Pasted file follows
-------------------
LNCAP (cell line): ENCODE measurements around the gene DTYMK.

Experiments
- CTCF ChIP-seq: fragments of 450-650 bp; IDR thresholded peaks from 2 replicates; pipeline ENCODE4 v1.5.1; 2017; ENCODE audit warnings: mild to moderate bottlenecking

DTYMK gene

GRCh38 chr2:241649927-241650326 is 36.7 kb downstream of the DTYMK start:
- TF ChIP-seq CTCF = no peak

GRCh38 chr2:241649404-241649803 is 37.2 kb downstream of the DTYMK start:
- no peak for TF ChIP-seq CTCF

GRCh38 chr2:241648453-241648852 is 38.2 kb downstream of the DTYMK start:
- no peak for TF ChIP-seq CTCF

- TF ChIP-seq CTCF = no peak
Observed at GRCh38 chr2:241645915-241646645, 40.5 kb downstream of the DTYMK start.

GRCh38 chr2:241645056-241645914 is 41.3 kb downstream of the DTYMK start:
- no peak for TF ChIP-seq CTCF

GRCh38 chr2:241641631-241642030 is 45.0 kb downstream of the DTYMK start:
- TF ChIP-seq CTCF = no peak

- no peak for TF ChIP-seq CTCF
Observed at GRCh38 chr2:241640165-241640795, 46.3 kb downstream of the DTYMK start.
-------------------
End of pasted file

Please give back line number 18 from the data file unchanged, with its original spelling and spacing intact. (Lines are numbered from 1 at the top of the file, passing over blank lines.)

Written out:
Observed at GRCh38 chr2:241640165-241640795, 46.3 kb downstream of the DTYMK start.